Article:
What is a Screw Compressor?

A screw compressor is a rotary compressor that compresses air through the action of a screw. The major benefit of this type of compressor is that it incessantly supplies the compressed air with minimal fluctuations in the supply pressure. These compressors are utilized for low pressure applications up to 8 bar.

Types of Screw Compressors

1) Twin-screw compressors

The principle of a double screw positive displacement rotary compressor was developed in the 1930s when a rotary compressor with a high and stable flow rate under various pressure conditions was required.

The main components of the biaxial scroll element are female and male rotors that revolve in reverse directions, but with a reduced volume between them and the housing. Every part of the screw has a built-in constant pressure ratio, depending on the shape, the screw pitch and the length of the outlet connection. The built-in pressure ratio must adapt the desired working pressure for extreme efficiency,

Screw compressors are generally valveless and do not create unbalanced mechanical forces. As a result, it works with high shaft speeds and can merge large flow rates with small external dimension. The bearing has to overcome the axial force, which depends on the pressure difference between inlet and outlet.

2) Oil-free screw compressors

The rotor profile of the first twin screw compressor was asymmetrical and no refrigerant was used in the compression chamber. These are called dry or oil-free screw compressors. The latest high-speed oil-free screw compressors feature an asymmetrical screw profile that reduces internal leakage and greatly improves energy efficiency.

External gears are most commonly used to synchronize the position of the rotor as it rotates backwards. No lubrication is required in the compression chamber because the rotors are not in contact with each other and do not touch the compressor housing. The compressed air is therefore completely oil-free. The rotor and housing are manufactured with extremely high precision in order to minimize leakages from the pressure side to the inlet. The built-in pressure ratio is limited by the critical temperature difference between inlet and outlet. That is why oil-free screw compressors are often built with multi-stage and inter-stage cooling.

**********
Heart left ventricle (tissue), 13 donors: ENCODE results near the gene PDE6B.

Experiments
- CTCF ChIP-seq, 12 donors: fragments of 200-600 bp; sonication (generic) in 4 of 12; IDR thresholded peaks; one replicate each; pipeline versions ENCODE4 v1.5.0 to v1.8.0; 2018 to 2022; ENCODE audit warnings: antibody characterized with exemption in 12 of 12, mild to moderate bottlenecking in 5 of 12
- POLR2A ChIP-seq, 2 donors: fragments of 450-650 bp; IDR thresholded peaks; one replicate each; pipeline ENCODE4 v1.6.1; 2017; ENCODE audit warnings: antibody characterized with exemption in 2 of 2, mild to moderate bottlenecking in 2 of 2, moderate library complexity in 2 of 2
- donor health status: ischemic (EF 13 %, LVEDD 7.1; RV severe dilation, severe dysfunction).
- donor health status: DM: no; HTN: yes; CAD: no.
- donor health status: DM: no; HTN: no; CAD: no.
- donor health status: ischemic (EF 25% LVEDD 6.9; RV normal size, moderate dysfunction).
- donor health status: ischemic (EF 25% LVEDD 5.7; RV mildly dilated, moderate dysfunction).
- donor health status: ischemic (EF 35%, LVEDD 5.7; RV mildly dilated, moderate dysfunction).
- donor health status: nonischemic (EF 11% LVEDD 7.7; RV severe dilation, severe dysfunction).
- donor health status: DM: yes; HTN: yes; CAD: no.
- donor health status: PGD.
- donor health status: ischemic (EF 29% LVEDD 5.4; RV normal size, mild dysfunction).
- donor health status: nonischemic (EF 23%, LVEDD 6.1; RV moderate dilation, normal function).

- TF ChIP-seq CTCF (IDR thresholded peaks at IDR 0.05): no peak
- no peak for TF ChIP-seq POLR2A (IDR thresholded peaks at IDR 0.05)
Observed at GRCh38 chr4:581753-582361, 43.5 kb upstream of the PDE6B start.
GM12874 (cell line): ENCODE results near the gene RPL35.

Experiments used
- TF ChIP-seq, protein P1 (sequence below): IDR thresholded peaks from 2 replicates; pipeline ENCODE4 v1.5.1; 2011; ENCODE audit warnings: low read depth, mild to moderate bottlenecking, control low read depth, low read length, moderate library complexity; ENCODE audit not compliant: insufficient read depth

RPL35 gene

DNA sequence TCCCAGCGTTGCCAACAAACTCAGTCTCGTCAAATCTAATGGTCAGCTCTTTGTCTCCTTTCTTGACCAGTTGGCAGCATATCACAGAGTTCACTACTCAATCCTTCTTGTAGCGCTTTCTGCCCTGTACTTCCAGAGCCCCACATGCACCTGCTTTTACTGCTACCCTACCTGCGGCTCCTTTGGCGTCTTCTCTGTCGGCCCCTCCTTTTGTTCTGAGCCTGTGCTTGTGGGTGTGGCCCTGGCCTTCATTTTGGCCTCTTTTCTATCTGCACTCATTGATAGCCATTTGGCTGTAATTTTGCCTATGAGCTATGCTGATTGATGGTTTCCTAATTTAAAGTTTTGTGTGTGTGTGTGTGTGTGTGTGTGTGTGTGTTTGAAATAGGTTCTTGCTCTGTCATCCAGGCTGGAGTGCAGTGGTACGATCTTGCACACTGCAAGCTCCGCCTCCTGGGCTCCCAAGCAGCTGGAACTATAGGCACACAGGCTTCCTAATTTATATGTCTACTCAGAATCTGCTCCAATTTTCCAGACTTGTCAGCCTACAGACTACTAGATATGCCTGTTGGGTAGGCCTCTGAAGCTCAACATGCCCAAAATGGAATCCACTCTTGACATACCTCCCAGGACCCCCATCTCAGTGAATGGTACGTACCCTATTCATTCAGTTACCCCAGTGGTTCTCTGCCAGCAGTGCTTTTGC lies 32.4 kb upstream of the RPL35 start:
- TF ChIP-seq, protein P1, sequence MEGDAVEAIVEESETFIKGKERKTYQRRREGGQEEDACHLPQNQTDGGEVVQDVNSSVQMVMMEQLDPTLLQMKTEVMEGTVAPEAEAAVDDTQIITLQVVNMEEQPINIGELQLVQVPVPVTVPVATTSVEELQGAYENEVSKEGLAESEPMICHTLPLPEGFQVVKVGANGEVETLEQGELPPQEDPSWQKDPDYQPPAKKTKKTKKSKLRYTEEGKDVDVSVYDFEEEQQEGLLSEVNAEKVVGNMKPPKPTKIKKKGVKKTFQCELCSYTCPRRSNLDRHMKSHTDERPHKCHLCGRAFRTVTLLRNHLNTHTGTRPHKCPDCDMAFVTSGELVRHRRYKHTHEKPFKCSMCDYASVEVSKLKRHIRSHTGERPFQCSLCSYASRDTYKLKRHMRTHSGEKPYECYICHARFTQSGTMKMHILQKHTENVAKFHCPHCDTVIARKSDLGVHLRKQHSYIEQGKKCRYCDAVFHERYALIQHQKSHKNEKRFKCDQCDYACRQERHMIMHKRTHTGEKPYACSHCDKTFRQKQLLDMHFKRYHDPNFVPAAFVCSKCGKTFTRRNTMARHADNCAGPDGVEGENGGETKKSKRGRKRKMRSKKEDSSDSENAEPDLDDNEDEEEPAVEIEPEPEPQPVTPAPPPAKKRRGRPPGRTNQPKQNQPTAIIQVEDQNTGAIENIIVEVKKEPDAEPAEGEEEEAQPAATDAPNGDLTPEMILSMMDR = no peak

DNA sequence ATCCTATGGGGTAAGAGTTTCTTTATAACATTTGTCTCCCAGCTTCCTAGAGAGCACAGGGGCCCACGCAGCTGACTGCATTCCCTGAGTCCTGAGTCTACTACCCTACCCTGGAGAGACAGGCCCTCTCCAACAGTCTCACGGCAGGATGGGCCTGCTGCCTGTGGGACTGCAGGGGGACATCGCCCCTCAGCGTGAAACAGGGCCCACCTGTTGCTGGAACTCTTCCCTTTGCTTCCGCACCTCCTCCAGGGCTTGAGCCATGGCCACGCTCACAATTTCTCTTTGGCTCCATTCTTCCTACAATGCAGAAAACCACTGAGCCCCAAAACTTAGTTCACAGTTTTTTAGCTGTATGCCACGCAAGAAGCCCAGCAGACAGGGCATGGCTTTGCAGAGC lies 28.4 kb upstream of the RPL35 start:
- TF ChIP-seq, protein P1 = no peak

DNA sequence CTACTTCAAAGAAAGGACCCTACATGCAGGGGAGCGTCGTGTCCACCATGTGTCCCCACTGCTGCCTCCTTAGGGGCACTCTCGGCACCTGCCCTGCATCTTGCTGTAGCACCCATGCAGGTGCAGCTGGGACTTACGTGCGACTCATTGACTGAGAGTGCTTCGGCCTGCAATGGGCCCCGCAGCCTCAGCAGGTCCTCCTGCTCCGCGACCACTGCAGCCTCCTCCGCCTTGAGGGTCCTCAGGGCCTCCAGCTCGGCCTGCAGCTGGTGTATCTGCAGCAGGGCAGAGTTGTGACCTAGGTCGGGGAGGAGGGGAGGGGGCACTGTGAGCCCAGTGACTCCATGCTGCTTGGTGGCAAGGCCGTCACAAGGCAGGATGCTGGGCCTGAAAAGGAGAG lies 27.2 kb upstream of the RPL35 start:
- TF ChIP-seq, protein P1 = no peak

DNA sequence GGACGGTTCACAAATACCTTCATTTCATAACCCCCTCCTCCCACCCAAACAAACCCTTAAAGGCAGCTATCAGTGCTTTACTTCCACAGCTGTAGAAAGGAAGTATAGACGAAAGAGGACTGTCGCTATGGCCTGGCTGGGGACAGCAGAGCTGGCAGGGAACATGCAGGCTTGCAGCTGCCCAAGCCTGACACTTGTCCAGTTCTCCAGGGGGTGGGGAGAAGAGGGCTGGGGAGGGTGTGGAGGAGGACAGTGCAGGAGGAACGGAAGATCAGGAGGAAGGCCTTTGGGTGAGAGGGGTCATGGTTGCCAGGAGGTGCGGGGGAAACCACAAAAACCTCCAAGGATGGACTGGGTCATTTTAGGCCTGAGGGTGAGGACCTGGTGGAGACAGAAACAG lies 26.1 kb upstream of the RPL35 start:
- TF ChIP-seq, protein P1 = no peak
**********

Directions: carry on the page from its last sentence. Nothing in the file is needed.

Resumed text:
3) Liquid-injected screw compressors

In a screw compressor with liquid injection, the liquid is injected into the compression chamber, usually the compressor bearing. Its function is to cool and lubricate the moving parts of the compressor component, cool the compressed air inside, and reduce leakage at the return inlet.

Due to its excellent lubricating and sealing properties, oil is the most common type of injection today, but other liquids such as water and polymers are also used. Liquid injection screw compressor components can be manufactured with high pressure ratios. Typically, a compression step can withstand pressures of up to 14 bar or 17 bar, but is less energy efficient.

Advantages Of Screw Compressor

  • Screw compressors combine many of the advantages of centrifugal compressors and compressors with some of their unique advantages. Since this is a positive displacement machine, it uses high pressure refrigerants such as R-22 and ammonia. Since it is a high-speed rotary machine, a large amount of processing is possible. Therefore, it is ideal for a wide variety of low temperature applications such as refrigerating food.
  • There are no overvoltage problems like with reciprocating compressors. Due to the use of high-pressure refrigerant, the pipe size is small and there is overpressure. As with centrifugal compressors, there are no problems with high compression efficiency, stepless capacity control, idle start and balance. The compressor is also suitable for high-performance systems.
  • Low maintenance costs
  • It is usually not loud.
  • Can work under full load for a long time
  • Helps to recover heat from the heating system.
  • Highly efficient oil immersion model